$(CC) -g -I$(MPI_INC) -I$(LEGION)/include -D$(LEGION_ARCH) -DGNU \
          $(LEGION)/lib/$(LEGION_ARCH)/$(CC)/libLegion1.$(LEGION_LIBRARY_VERSION).so \
          $(LEGION)/lib/$(LEGION_ARCH)/$(CC)/libLegion2.$(LEGION_LIBRARY_VERSION).so \
          $(LEGION)/lib/$(LEGION_ARCH)/$(CC)/libLegion1.$(LEGION_LIBRARY_VERSION).so \
          $(LEGION)/lib/$(LEGION_ARCH)/$(CC)/libBasicFiles.so $< -o $@
-------------------------------------------------------------------------
2.2 Registration

Run legion_native_mpi_register. For example, to register /myMPIprograms/charmm (the binary path) as using a Linux architecture, enter:

$ legion_native_ mpi_register charmm /myMPIprograms/charmm linux

You can run register a program multiple times, perhaps with different architectures or different platforms. If you have not registered this program before, this will create a context in the current context path (the context's name will be the program's class name -- in this case, charmm) and registers the name in Legion context space.

2.3 Run

MPI programs are started using the program legion_native_mpi_run.

2.3.1 Running with Legion calls

Be sure to use the -legion flag if your MPI code makes Legion calls (e.g., BasicFile calls). If you do not use this flag and your code attempts to make Legion calls, your program may not run correctly.

If your program makes Legion calls you must:

  • link your program with the Legion libraries (see section 2.1).
  • specify the -legion flag when you run the code
2.3.2 Checking running objects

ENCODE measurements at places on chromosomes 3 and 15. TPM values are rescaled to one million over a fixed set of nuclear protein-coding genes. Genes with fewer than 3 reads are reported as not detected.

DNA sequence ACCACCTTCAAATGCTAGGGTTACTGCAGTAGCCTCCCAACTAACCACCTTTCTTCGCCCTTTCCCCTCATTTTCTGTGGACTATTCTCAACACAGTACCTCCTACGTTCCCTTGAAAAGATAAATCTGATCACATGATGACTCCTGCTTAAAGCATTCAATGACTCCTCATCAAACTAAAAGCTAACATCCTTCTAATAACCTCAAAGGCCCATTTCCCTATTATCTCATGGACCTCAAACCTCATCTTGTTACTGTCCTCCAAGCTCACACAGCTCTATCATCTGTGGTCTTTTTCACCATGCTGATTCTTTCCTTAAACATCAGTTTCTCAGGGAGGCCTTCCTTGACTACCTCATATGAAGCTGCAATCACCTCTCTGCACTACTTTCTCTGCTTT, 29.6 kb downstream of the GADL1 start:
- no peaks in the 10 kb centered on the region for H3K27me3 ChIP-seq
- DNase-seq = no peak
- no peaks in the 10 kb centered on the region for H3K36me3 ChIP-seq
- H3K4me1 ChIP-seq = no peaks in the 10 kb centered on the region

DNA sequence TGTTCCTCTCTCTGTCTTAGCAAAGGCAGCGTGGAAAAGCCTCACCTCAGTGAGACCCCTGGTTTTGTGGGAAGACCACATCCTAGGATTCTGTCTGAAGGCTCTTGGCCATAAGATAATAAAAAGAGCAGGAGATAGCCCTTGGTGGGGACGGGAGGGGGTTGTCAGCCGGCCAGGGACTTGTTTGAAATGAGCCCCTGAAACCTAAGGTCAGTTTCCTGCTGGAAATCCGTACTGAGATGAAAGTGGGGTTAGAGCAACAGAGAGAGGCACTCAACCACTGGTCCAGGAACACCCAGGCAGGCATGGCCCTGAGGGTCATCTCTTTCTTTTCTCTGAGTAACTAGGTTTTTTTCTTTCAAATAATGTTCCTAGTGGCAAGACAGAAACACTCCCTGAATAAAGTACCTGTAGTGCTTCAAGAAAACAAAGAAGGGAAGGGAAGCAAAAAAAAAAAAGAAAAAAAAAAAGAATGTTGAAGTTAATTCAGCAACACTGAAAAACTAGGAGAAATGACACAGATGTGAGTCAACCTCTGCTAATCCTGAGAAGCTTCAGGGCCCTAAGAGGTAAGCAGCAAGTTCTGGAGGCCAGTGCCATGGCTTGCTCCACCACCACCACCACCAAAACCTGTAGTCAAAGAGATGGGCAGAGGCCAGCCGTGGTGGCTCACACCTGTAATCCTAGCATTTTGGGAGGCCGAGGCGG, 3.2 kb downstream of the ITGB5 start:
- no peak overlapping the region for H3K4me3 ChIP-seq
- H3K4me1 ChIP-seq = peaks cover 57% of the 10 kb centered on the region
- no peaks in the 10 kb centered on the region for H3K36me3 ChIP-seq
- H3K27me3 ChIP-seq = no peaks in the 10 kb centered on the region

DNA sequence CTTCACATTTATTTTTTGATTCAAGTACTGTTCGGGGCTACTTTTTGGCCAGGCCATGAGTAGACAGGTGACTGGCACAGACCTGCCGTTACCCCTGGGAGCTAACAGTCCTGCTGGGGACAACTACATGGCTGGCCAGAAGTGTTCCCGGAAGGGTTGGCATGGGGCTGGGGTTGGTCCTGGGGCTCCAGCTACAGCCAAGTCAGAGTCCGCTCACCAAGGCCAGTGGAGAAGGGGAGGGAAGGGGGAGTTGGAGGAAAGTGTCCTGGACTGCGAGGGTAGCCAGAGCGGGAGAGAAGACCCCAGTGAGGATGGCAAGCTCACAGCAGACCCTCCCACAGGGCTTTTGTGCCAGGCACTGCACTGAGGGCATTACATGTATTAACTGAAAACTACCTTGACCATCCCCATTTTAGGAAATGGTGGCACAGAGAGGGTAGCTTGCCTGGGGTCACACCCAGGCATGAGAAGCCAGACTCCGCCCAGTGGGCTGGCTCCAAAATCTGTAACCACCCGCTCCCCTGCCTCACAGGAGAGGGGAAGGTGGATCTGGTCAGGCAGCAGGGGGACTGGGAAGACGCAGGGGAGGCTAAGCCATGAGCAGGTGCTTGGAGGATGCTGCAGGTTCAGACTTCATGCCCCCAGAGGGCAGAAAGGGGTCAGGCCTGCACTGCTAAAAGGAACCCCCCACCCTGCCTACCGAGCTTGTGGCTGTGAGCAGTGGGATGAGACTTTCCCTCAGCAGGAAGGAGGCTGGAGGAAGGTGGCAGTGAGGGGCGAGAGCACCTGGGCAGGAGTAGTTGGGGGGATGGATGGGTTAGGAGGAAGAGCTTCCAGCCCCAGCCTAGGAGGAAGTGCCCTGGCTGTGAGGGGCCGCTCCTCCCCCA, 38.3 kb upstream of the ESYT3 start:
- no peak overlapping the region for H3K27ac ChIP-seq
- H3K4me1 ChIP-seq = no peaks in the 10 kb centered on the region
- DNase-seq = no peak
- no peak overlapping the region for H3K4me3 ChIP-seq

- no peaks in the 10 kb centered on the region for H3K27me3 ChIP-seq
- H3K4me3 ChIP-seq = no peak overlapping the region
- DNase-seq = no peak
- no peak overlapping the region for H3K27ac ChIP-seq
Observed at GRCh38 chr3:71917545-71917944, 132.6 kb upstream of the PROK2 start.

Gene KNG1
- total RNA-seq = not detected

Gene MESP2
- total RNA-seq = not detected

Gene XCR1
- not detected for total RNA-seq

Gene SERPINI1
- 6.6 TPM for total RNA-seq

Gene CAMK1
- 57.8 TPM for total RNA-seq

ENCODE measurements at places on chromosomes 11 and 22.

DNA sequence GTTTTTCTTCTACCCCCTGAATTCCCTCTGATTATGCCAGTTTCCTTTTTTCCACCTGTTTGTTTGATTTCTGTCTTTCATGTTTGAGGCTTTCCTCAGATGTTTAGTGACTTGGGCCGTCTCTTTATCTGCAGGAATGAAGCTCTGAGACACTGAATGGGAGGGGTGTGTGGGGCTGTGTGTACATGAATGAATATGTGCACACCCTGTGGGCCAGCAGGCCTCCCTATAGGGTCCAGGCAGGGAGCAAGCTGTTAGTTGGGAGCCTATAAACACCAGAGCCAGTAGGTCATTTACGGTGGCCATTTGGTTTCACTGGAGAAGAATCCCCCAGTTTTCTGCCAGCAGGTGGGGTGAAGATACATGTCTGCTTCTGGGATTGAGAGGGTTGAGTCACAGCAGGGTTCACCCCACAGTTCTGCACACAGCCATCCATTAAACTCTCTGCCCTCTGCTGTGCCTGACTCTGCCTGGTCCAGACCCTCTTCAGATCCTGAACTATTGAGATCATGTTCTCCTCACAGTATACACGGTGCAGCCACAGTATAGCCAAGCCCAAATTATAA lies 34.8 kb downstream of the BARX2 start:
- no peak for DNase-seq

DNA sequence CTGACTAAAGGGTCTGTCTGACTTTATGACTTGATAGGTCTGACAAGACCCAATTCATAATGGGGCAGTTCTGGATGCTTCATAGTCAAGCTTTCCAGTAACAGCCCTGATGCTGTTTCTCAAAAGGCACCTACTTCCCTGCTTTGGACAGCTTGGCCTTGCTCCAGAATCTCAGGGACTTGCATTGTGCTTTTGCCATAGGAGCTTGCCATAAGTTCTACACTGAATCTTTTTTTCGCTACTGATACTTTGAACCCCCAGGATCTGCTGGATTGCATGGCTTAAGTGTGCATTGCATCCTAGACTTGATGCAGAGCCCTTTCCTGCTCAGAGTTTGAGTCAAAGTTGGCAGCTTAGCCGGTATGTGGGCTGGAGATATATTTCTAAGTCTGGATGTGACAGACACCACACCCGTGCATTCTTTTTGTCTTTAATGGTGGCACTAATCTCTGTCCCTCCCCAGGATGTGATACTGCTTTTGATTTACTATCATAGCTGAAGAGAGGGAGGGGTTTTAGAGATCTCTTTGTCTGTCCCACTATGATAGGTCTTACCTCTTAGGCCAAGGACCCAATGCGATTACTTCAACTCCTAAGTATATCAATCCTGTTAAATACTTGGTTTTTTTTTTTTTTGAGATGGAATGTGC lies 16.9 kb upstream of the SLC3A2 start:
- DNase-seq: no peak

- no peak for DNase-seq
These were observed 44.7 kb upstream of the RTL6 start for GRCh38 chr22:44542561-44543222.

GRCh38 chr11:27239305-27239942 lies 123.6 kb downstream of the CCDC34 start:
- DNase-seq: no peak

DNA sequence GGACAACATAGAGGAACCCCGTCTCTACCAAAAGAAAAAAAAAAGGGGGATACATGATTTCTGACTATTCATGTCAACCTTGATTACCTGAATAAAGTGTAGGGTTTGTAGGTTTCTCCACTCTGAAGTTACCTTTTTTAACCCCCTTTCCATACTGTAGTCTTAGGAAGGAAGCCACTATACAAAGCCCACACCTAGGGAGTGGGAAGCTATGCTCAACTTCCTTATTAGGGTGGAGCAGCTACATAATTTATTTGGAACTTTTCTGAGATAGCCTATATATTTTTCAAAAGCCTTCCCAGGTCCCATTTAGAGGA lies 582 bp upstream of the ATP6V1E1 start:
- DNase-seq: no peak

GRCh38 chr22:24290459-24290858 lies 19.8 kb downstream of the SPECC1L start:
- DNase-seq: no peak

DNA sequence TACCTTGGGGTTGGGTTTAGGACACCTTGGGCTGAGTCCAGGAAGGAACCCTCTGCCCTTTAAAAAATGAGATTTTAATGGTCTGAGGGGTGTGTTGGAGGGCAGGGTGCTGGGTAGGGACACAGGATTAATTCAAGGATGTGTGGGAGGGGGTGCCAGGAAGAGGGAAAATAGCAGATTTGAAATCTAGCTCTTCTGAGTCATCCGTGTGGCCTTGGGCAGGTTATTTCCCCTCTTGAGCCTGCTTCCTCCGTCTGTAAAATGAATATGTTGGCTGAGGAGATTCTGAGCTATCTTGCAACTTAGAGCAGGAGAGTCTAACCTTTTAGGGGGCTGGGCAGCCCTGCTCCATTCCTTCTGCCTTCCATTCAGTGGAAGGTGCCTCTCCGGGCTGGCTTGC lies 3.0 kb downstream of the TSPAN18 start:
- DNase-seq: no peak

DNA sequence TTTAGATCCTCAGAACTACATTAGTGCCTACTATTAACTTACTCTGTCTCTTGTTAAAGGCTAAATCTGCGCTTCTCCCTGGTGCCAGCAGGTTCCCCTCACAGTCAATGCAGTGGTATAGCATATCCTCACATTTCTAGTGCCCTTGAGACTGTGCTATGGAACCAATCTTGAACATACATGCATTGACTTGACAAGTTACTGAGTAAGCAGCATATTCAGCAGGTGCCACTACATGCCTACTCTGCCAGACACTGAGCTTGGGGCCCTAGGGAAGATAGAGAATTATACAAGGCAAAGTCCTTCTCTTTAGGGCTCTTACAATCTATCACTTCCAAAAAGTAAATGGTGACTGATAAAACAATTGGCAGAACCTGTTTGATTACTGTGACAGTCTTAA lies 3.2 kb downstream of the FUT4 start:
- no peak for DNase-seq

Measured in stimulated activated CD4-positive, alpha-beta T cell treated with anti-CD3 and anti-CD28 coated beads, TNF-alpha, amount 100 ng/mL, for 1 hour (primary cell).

You can examine the running objects of your application using:

$ legion_ls program_name

This context will have an entry for each object in this MPI application.

2.3.3 Killing the program

If you need to kill the program and its implementations, run:

$ legion_rm program_name
2.4 Example

We have provided two sample native MPI programs, available in $LEGION/src/ServiceObjects/MPI/examples/. The first, nativempi.c, produces exactly the same output as the mpitest_c.c program discussed in section 10.1.6 in the Basic User manual. The second, mixedmpi.c, is the same code but with Legion calls.

Please note two important adaptations (highlighted in red in the online copies) that were made to mixedmpi.c in order to access Legion files. There are two new include files:

#include "legion/Legion_libBasicFiles.h"
#include "legion/LegionNativeMPIUtils.h"

and a new function call:

LegionNativeMPI_init(&argc, &argv);

These lines must be added to a native MPI code that makes any kind of Legion call.


Other relevant on-line documents:
Click on the to go to the page.
Logging in to a running Legion system
Introduction to Legion context space
Context-related commands
Legion tty objects
Running a PVM code in Legion
Running a Legion MPI code
Running native MPI code
Quick list of all 1.7 Legion commands
Usage of all 1.7 Legion commands
FAQs for running programs in Legion
Starting a new Legion system
Legion security
Legion host and vault objects
Adding host and vault objects
Brief descriptions of all on-line tutorials

Last modified: Thu Jun 15 16:22:10 2000